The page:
» Turning This Car Around #94: Enema Time

On this episode of America’s most American dadcast, we talk about kids and caffeine, poop songs and so much more.

» Square Contactless

9to5Mac looks at Square’s new contactless doohickey for Apple Pay et al. It occurs to me that there’s a nice window of opportunity for contactless payment in the U.S. while consumers are getting their chip-and-pin cards and vendors don’t have their chip readers and have to ask to see your card for every transaction. Of course, the new machines they get will probably do both, but this added hassle might be putting a bit of a bad taste in the mouth for using a physical card.

Which you should not be putting in your mouth. Why are you even doing that, Andy? Stop. Stop it. Andy, we’re in public.

» The Rebound #68: Flux You

This week we talk about iPad keyboards, iOS 9.3… and more.

» The Rebound #67: Bug Harness

Guy English joins Lex and I to discuss more rumors of Apple ditching the headphone jack and other topics of great importance.

» Dan Gillmor moved to Linux

Like four years ago. Yet every so often he writes this piece again about how great it was to move to Linux, basically because large corporations are bad. And it’s true. He’s not wrong. Large corporations are bad. And at least Gillmor seems to have found a better footing to write this same piece on by playing up how Linux works for him and dropping fear-mongering like suggesting Apple’s going to lock OS X down like iOS.

Every year I try Ubuntu and every time I find it an excessively fiddly environment that gives you all the tasteless design choices of Windows with all the confusion of why your sound card isn’t working that you got installing your own Sound Blaster in 1995. I’ve also tried other Linux distributions that look promising but aren’t all there yet. So I don’t feel like I’m being unreasonable. (Well, for me.)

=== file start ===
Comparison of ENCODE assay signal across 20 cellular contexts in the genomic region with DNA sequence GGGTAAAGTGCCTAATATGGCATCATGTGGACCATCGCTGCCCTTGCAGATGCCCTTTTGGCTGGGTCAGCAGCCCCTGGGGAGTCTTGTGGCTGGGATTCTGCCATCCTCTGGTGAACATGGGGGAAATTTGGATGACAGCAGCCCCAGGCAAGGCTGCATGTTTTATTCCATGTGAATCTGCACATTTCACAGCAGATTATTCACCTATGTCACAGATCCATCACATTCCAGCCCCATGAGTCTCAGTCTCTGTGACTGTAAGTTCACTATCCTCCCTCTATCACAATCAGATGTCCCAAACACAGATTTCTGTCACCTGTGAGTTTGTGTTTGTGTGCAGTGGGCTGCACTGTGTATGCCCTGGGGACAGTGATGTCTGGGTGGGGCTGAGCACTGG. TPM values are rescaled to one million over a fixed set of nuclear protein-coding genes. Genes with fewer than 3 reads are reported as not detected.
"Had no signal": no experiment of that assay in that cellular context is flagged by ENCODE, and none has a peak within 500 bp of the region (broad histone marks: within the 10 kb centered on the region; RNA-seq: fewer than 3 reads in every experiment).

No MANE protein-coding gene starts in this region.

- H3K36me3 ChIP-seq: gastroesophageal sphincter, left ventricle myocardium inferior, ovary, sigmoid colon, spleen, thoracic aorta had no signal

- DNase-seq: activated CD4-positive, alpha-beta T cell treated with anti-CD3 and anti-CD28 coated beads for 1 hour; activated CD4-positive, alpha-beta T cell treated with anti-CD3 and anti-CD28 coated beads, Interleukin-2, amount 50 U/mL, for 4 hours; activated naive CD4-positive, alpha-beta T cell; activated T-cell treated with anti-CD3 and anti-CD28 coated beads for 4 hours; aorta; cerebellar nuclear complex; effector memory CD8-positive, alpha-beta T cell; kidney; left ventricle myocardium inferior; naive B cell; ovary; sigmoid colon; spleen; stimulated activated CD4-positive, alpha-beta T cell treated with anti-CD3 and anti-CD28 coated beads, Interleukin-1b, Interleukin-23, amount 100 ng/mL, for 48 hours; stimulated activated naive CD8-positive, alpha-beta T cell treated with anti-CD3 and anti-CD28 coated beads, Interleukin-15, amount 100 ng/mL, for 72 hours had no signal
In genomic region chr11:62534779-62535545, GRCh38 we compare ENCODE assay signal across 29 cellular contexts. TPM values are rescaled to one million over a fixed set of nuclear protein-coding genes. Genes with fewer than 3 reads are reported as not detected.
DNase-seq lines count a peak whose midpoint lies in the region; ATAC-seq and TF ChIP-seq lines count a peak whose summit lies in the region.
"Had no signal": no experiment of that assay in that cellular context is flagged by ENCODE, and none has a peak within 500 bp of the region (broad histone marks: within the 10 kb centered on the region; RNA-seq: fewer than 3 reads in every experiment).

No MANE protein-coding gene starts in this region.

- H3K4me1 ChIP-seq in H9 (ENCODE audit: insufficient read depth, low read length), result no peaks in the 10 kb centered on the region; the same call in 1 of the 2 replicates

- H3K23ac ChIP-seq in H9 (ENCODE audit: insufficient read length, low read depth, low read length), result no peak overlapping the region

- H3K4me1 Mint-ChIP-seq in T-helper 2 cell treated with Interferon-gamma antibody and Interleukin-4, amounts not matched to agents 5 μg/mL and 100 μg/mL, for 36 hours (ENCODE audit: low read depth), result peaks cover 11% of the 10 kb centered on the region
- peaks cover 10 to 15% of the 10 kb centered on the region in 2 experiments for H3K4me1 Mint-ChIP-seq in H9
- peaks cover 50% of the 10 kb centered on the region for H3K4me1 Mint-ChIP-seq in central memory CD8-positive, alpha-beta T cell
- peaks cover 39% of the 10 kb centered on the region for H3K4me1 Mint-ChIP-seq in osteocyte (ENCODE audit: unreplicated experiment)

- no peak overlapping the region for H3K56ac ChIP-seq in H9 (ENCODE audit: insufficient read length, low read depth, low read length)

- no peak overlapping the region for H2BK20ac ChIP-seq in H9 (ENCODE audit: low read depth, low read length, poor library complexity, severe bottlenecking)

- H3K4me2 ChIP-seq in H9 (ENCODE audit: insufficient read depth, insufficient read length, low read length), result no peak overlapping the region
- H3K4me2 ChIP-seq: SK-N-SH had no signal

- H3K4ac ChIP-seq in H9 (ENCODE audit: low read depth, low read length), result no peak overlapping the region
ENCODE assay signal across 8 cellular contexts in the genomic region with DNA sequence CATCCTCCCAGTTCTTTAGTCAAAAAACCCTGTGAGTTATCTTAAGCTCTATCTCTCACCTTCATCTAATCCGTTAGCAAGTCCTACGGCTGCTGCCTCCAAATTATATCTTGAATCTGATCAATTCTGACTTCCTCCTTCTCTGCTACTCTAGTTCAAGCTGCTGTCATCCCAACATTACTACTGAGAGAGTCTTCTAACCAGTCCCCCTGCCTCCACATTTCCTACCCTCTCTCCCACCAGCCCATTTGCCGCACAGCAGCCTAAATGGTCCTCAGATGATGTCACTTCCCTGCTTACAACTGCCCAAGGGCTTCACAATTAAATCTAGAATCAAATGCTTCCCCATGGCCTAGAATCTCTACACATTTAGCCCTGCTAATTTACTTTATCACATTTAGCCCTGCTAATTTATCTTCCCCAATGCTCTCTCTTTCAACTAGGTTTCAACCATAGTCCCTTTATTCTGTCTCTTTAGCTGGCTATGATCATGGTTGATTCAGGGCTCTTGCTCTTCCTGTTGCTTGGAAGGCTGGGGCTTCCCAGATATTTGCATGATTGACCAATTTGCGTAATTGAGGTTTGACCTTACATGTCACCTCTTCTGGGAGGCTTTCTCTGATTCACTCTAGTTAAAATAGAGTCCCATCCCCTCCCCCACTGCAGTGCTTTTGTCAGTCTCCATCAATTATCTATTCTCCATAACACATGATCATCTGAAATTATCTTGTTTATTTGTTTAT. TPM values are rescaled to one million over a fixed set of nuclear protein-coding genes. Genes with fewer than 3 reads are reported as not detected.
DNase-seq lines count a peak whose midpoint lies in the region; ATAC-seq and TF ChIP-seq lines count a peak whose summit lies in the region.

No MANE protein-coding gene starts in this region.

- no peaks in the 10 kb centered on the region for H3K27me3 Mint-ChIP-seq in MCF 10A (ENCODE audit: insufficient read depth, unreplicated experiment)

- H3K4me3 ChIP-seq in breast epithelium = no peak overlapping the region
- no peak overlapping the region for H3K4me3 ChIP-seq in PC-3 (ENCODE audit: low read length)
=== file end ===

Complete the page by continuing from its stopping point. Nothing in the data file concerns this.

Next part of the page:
I get the arguments against Microsoft and Google and even Apple (although Gillmor can never seem to bring himself to mention Apple’s push back against back doors). But I guess I just don’t want to pay for them all day long by using a phone and computer I just don’t like working with.

Maybe I should care as much about open computing environments as Dan Gillmor and Cory Doctorow and that guy who ate part of his foot do. Maybe I should also quit working and devote my whole day to dental hygiene like my dentist wants me to. Neither is very likely to happen.

» Google is tracking students’ computer usage

The Washington Post, reporting on a competitor of its owner:

More than half of K-12 laptops or tablets purchased by U.S. schools in the third quarter were Chromebooks, cheap laptops that run Google software. Beyond its famed Web search, the company freely offers word processing and other software to schools. In total, Google programs are used by more than 50 million students and teachers around the world, the company says.

But Google is also tracking what those students are doing on its services and using some of that information to sell targeted ads, according to a complaint filed with federal officials by a leading privacy advocacy group.

Google says its apps comply with the law which I have no reason to doubt. Assuming that’s true, this is then a cost that should be figured into the schools’ purchasing decisions. A hard-to-quantify cost that budget-conscious administrators will ignore.

» Turning This Car Around #90: A Very Chomsky Christmas

No Lex this week, so Jon and I talk Star Wars, naturally, and give some holiday gift-giving tips.

» The Rebound #64: A Wizard in the Backseat

This week we talk about Apple’s new iPhone battery case and give some gift ideas because we’re so good to you.

» Our long Apple TV nightmare is over

Today’s update allows the iOS Remote app to work with the fourth generation Apple TV.

Our first nightmare was just waiting for the fourth generation Apple TV. Then we had to wait for the Remote app to work with it. As password input was really the worst thing about the new Apple TV, this is a major improvement.

» RIP Firefox phone

I’m so old I remember when the Firefox phone was a “smoldering success”.

Well, it was called that. It was never really a success of any kind.